Consumers are saying no to debt. The average credit card limit grew by just 0.7 per cent over the past year – the slowest growth on young woman talking on a mobile phone and holding a credit cardrecord (17 years).

Credit card balances are stagnant. The average credit card balance fell by $87.30 to $3262.50 in January as cardholders paid off Christmas purchases. The average credit card balance is up just 0.7 per cent on a year ago – the slowest pace in 28 months.

ATM withdrawals have shrunk. In January, the number of ATM withdrawals was the smallest for any January month over the past six years.

The average purchase on a plastic card (credit or debit card) hit a record low of $89.53 in January.

What does it all mean?

The big picture is this:

  • Credit card debt is falling in inflation-adjusted terms
  • Credit card limits are barely moving
  • The number of debit card accounts is double that of credit cards and growing at nearly four-times the rate of credit cards
  • Credit card cash advances hit an 11-year low in January
  • The number of purchases on debit cards is growing almost three times quicker than credit cards.
  • The number of ATM withdrawals is shrinking
  • The average card transaction has hit a record low of $89.53.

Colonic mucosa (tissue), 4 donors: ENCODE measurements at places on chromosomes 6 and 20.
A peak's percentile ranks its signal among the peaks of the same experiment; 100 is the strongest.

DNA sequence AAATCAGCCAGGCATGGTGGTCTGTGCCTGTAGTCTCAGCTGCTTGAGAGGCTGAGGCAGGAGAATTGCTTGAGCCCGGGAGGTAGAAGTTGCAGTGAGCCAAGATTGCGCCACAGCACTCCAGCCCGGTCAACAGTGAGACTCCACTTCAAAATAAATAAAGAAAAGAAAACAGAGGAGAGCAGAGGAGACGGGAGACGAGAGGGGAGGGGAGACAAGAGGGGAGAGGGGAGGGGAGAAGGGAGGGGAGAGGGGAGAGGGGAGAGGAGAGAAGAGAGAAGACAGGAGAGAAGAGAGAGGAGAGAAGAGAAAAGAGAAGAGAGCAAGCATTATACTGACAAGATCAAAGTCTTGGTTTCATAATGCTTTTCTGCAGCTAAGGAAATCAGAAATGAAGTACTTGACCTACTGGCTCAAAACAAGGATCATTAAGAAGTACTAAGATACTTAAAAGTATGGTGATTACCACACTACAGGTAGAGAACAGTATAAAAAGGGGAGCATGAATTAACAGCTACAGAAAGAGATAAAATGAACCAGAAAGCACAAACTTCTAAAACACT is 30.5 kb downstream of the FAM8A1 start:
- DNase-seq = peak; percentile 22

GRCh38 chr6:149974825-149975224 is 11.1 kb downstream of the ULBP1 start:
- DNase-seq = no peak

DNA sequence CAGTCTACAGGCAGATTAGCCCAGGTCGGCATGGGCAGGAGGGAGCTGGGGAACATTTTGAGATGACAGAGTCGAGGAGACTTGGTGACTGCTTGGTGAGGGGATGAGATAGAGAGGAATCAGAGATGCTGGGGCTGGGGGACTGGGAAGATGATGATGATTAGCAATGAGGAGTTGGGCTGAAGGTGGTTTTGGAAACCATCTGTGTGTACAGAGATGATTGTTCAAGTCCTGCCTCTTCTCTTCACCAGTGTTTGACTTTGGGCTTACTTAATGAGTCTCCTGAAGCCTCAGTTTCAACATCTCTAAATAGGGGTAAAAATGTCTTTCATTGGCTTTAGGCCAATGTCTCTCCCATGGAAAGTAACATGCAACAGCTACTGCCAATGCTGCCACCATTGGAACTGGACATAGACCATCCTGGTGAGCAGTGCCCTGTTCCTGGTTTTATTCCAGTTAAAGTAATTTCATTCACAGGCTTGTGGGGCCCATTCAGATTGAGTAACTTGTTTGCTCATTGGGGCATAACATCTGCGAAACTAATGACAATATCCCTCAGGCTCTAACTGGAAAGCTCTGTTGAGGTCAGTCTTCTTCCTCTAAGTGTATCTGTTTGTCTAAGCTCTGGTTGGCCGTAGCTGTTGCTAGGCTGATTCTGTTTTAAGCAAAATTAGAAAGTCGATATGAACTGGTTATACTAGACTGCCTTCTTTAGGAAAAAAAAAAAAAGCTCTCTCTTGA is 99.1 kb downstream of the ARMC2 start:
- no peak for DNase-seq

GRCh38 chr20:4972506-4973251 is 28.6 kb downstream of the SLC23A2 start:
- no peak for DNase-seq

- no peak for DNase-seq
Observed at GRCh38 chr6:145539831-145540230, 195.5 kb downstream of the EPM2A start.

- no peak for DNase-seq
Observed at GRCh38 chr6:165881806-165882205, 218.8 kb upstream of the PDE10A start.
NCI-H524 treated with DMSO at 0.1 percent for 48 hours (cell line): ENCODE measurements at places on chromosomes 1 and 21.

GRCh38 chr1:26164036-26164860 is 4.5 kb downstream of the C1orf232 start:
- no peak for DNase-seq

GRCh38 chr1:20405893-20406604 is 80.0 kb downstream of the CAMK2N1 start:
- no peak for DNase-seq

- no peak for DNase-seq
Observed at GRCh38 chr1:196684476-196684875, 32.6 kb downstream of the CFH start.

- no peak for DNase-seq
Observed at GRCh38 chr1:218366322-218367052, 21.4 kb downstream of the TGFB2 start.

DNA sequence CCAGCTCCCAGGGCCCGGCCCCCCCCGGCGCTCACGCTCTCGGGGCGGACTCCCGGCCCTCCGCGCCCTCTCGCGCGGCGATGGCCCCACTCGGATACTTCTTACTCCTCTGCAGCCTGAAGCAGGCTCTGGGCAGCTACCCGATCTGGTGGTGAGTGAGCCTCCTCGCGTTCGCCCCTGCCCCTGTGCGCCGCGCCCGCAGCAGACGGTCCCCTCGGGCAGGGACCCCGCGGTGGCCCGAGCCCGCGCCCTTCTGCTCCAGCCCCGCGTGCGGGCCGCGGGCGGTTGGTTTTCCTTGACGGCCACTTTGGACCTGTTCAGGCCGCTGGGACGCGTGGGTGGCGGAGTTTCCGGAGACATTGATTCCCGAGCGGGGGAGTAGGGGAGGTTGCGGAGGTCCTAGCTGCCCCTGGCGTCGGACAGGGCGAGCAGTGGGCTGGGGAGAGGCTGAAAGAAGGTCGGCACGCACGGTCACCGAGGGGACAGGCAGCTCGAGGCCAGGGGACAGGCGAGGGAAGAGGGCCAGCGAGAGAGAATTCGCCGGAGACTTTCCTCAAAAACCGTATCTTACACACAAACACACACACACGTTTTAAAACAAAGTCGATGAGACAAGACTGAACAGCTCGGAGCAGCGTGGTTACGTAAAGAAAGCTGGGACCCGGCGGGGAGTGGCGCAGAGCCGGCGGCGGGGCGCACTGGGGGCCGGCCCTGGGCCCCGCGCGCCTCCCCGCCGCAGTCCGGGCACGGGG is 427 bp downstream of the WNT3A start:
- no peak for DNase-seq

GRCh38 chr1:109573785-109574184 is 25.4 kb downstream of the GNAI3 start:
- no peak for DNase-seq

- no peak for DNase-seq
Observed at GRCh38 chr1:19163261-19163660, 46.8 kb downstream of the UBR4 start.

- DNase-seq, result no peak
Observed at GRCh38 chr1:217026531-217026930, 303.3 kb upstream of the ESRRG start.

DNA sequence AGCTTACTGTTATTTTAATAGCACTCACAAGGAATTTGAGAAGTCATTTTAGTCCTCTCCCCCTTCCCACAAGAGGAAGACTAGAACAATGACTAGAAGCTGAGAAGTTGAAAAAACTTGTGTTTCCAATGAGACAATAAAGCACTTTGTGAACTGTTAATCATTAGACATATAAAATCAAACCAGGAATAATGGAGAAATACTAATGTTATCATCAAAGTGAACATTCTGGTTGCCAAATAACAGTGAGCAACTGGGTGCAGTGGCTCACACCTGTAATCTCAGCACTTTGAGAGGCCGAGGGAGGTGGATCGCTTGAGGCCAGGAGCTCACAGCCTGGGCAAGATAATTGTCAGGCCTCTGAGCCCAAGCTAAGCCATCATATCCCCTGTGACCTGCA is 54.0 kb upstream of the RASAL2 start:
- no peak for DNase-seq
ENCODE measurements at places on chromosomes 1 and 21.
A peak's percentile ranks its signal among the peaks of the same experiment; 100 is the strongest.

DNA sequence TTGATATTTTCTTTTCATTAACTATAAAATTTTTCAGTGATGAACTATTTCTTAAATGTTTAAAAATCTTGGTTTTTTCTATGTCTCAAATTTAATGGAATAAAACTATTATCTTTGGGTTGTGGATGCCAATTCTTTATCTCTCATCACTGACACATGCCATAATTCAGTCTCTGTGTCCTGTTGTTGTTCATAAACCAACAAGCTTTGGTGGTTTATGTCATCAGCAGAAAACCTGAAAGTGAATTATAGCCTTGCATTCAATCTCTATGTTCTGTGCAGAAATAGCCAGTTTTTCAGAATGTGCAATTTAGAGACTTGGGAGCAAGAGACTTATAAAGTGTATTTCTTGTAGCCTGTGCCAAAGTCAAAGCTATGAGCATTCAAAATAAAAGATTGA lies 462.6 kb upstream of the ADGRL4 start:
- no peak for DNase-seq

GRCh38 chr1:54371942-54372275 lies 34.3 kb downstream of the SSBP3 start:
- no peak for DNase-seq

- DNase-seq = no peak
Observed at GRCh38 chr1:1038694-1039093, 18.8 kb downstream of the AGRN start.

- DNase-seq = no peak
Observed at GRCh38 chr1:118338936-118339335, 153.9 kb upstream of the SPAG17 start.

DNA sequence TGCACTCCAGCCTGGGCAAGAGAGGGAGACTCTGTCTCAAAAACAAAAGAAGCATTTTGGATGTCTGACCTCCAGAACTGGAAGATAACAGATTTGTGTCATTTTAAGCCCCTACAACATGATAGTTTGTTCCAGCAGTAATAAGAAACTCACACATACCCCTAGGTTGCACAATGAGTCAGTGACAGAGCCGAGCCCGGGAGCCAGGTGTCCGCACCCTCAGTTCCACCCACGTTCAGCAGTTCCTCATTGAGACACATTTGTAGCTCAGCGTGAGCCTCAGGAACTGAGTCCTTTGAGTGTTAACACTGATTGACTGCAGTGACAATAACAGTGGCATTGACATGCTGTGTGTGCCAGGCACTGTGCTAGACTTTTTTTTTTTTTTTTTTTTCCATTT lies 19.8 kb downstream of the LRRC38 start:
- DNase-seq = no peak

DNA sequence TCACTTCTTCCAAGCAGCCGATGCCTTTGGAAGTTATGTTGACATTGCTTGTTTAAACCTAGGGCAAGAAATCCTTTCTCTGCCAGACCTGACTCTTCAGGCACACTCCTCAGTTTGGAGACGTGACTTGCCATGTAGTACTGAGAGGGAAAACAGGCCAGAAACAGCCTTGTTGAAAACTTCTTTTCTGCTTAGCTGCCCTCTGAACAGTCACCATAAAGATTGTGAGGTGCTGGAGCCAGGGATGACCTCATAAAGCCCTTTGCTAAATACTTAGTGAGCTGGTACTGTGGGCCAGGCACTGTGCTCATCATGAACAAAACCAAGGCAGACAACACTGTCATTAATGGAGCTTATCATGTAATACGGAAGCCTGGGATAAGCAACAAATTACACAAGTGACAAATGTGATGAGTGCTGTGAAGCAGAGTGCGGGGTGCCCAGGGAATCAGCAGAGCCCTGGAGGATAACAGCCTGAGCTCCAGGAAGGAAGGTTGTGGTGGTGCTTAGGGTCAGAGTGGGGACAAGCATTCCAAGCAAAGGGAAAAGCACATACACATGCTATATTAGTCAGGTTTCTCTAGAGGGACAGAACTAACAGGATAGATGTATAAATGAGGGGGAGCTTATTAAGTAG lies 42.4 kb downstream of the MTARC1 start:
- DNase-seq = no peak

The average Aussie is still probably working on the assumption that we are continuing to load up on debt, but nothing could be further from the truth. The new age of consumer conservatism shows no sign of ending with debt shunned and purchases much more likely to be put on debit cards, not credit cards or even cash.

Certainly credit is available if consumers want it. The average credit card limit is over $9100 but the average outstanding debt is just over $3200.

And it’s not just credit cards that are on the outer – people don’t want to carry cash around, preferring to pay with debit cards. ATM withdrawals In January were the smallest for any January month over the past six years. And the average transaction on a credit or debit card hit record lows in January. Welcome to the New Age.

What are the implications for interest rates and investors?

It pays to stay up to date with the latest trends. Cash has been out of favour for some time as have credit cards, but the extent of the slide over the past year is staggering. Payments via mobile phones, internet banking, internet buying and ‘tap and go’ cards are just some of the trends hastening the demise of cash as the primary method for making purchases and generally exchanging value.

The new age of Consumer Conservatism shows no sign of ending. Just as cash is falling for savour, so are credit cards – consumers much prefer to be in control of their finances. Consumers are likely to maintain their preference for value shopping, keeping pressure on margins. That doesn’t mean that consumers are abandoning quality purchases – far from it – but today’s consumers want value for money and to ensure that they are getting true value.

Tracking card transactions rather than the retail trade data may be the better way of tracking spending in the community. Certainly it will gain prominence over time if current trends continue – cards versus cash; services versus traditional retailing and online versus bricks and mortar.